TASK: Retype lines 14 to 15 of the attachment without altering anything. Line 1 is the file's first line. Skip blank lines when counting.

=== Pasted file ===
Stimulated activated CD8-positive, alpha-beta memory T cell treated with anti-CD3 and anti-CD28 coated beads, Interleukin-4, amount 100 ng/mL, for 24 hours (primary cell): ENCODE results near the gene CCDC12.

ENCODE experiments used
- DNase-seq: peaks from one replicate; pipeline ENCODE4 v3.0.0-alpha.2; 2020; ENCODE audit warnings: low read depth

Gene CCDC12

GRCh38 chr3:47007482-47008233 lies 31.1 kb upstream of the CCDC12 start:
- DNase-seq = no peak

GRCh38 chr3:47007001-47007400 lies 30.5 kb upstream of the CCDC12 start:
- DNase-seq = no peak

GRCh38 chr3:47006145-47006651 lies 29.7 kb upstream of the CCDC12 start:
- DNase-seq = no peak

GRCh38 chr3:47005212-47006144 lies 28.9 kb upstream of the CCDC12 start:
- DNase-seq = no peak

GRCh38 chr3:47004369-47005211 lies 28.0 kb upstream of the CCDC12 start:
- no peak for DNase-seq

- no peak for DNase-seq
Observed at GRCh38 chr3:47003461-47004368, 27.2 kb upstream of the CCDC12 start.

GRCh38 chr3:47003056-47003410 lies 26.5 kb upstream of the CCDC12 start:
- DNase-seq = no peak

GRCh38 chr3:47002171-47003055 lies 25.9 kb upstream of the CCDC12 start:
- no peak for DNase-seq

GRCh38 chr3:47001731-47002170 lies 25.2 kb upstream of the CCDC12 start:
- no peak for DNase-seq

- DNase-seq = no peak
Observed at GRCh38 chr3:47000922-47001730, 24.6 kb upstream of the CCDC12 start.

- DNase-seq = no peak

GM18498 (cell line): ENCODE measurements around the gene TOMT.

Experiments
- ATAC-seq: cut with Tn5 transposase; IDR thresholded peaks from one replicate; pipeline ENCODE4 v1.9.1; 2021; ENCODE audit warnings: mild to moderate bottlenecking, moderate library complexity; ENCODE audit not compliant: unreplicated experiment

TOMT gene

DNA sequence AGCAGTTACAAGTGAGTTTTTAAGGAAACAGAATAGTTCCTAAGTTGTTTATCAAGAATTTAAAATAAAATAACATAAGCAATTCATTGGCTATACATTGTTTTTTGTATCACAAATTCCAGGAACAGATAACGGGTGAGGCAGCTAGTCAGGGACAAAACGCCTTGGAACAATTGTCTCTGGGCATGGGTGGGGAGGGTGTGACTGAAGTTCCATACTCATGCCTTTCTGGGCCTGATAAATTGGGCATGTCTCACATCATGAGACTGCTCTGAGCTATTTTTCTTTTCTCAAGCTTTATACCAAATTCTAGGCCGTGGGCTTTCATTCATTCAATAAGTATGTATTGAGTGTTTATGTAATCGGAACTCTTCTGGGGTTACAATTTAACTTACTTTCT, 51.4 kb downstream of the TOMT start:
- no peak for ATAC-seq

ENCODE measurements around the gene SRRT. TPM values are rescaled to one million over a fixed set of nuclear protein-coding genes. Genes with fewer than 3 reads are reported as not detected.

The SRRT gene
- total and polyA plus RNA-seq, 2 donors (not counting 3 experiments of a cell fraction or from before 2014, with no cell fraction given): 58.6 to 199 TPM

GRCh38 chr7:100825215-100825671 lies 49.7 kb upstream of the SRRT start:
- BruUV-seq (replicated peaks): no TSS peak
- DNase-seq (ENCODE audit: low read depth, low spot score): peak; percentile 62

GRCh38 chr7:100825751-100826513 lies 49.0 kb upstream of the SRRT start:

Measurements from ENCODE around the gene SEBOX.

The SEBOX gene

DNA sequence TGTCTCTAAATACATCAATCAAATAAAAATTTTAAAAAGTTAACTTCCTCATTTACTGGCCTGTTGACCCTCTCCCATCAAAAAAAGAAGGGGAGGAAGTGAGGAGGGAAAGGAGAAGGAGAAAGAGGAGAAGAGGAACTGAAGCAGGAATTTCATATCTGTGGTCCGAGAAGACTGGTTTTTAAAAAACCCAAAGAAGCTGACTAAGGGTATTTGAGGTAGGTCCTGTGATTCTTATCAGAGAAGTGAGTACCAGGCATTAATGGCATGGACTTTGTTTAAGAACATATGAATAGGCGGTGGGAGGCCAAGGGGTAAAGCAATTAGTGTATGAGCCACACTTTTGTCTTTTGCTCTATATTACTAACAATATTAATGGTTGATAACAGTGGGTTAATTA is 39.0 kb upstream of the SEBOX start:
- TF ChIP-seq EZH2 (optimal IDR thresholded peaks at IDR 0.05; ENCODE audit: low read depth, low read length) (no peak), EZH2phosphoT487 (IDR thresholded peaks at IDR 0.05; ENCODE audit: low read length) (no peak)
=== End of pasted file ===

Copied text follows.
- no peak for DNase-seq

- no peak for DNase-seq